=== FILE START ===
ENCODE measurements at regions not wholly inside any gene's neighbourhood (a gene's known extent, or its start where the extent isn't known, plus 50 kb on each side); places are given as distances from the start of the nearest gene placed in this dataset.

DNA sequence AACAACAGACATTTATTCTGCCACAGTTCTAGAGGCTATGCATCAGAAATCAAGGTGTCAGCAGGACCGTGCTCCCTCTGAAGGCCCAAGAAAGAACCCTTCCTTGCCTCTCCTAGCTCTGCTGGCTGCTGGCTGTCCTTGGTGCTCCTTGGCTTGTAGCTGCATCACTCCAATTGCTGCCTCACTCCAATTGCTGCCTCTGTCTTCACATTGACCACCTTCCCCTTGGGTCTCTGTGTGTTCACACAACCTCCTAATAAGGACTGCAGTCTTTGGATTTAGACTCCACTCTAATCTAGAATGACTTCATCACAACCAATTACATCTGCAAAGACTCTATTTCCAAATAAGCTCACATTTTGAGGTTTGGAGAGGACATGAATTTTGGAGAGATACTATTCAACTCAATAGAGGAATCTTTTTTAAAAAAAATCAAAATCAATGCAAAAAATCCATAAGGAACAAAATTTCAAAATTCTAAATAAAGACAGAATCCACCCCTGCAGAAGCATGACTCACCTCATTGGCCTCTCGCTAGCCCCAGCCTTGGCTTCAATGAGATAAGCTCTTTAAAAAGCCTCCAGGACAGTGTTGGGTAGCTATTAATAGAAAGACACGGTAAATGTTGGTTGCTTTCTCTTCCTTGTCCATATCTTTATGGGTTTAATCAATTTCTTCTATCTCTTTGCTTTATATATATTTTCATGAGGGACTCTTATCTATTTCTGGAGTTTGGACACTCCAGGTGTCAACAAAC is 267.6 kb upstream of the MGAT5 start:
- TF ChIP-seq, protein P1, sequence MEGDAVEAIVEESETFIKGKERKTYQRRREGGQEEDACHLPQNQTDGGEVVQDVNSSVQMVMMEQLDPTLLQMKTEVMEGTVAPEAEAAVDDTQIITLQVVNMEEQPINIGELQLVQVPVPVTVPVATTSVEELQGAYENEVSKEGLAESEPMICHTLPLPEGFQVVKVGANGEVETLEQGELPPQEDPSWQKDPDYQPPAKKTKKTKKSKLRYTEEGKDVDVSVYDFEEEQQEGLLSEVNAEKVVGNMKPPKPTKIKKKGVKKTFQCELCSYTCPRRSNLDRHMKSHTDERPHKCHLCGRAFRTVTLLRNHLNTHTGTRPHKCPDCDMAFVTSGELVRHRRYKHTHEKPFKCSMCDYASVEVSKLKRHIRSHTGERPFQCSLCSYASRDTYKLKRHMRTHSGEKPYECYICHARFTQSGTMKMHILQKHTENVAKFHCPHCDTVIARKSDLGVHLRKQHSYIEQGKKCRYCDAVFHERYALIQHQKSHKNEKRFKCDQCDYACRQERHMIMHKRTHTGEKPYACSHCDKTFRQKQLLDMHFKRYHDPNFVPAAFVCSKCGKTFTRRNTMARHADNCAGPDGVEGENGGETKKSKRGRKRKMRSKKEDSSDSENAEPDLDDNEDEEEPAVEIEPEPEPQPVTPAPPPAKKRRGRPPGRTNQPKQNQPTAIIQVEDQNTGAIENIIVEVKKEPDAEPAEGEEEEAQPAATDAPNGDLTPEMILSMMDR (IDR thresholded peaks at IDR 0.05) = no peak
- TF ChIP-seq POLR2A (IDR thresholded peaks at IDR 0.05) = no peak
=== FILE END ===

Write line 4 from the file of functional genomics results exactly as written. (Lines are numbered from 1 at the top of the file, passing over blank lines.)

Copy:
- TF ChIP-seq POLR2A (IDR thresholded peaks at IDR 0.05) = no peak